NationsBank Corp. has developed a service that uses imaging technology to help its corporate customers thwart check fraud.
The service, expected to be available early next year, is based on the Charlotte, N.C.-bank's positive pay service, which lets corporate customers track checks written against their accounts.
Positive pay flags suspect checks as "exception items." The on-line service would let bank treasurers inspect images of such checks, before issuing payment, for evidence of alteration or forgery.
The on-line service is a response to a strong corporate demand, said Ken Merrill, senior vice president at NationsBank.
"It does not take much in the way of check fraud to lose your shirt," he said.
Check fraud has mushroomed in recent years with the development of high- quality, low-cost printing technology that can be used to produce bogus checks.
Bankers said criminals also have taken advantage of regulatory changes to funds-availability schedules, which sometimes force so-called "banks of first deposit" to release funds before collecting them from paying institutions.
Combined bank and corporate losses from check fraud were around $10 billion in 1994, according to the American Bankers Association. Experts said the fraud numbers since then probably have grown.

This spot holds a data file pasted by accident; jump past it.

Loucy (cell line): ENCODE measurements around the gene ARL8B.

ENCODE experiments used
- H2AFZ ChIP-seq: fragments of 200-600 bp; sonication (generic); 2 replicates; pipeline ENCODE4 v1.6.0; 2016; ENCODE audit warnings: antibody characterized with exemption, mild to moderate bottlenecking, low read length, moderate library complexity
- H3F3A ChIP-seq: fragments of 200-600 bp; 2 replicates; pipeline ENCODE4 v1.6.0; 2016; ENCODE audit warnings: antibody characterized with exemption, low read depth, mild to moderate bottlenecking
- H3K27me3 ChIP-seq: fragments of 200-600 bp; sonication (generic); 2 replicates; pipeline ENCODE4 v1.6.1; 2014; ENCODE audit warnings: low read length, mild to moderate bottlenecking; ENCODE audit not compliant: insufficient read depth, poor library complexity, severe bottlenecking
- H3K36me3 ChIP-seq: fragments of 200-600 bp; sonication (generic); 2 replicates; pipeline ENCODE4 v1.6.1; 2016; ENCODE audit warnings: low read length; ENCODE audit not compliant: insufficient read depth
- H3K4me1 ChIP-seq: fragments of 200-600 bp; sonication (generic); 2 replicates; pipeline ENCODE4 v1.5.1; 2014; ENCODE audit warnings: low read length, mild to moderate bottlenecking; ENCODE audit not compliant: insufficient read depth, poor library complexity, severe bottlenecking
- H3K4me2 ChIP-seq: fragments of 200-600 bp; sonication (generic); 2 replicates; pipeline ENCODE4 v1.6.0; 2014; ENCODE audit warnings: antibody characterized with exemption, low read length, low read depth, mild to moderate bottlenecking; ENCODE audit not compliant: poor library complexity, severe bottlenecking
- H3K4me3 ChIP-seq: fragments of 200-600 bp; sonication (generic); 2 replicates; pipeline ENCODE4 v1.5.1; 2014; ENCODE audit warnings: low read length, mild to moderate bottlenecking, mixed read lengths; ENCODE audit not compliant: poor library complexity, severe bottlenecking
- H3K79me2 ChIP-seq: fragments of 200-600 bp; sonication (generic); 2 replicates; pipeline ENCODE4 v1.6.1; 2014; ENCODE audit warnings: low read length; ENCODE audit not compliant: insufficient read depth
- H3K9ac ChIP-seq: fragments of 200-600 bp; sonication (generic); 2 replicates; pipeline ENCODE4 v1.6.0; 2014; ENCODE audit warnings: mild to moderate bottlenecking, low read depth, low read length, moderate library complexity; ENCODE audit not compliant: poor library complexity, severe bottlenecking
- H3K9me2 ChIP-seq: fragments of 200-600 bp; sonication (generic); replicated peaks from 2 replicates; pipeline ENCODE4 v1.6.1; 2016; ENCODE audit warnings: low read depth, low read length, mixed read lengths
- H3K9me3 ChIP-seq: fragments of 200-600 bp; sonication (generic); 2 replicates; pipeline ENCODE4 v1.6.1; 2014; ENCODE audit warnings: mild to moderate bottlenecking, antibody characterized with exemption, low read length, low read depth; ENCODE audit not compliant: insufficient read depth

In a recent Ernst & Young cash management survey, 84% of bankers found positive pay services to be "highly effective" in combating check fraud.
For this reason, they tend to be more popular than other modes of fraud prevention, such as individual inspection of checks and the use of nonreproducible check stock, which 25% and 16% of bankers, respectively, rated highly effective.
"Banks have given positive pay a ringing endorsement," said Lawrence Forman, cash management analyst at Ernst & Young. "Bank programs have been growing steadily" as corporate demand grows.
About 9% of the banking industry offers image-based positive pay services, according to a recent study by Payment Systems Inc., Tampa.
Officials there predicted about 31% of all banks will offer these services by 1998.